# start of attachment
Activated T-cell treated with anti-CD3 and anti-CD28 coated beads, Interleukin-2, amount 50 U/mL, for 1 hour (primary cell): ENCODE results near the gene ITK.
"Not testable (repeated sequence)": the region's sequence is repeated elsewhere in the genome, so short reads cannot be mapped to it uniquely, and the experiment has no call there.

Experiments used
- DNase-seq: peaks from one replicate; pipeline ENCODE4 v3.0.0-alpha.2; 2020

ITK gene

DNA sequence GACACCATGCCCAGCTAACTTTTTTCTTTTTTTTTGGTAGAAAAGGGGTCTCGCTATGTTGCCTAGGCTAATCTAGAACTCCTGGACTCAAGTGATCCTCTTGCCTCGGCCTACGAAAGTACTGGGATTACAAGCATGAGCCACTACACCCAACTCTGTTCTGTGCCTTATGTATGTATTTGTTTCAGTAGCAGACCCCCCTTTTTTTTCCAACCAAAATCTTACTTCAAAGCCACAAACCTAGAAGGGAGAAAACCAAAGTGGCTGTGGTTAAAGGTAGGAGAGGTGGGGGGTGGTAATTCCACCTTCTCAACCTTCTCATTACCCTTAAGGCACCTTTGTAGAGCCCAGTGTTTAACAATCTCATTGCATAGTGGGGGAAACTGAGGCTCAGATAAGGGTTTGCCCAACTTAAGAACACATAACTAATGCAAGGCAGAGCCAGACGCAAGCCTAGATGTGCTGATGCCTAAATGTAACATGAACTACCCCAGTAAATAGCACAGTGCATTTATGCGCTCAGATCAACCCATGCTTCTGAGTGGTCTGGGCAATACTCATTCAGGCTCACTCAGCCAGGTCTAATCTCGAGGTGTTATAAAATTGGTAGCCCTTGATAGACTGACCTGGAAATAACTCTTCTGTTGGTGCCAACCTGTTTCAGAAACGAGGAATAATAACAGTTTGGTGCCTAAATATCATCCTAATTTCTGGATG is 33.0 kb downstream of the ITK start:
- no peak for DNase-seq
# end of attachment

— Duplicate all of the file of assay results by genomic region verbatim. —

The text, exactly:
Activated T-cell treated with anti-CD3 and anti-CD28 coated beads, Interleukin-2, amount 50 U/mL, for 1 hour (primary cell): ENCODE results near the gene ITK.
"Not testable (repeated sequence)": the region's sequence is repeated elsewhere in the genome, so short reads cannot be mapped to it uniquely, and the experiment has no call there.

Experiments used
- DNase-seq: peaks from one replicate; pipeline ENCODE4 v3.0.0-alpha.2; 2020

ITK gene

DNA sequence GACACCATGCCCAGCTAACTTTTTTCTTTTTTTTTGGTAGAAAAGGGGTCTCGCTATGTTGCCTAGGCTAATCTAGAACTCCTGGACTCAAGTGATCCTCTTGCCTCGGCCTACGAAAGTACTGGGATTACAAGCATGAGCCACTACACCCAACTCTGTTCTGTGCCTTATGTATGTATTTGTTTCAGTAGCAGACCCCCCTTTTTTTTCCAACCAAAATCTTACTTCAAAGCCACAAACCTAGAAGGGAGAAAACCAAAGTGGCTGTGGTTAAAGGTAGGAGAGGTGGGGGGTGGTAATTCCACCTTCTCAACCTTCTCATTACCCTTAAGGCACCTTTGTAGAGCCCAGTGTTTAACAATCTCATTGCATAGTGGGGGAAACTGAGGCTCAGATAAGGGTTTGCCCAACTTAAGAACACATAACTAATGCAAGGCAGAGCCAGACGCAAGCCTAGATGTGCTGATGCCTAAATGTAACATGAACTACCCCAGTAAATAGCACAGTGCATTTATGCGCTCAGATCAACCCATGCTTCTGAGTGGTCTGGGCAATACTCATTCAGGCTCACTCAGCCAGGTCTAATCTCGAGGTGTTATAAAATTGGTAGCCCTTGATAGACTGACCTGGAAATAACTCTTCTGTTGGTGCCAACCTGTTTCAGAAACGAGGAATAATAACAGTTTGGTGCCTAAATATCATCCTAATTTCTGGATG is 33.0 kb downstream of the ITK start:
- no peak for DNase-seq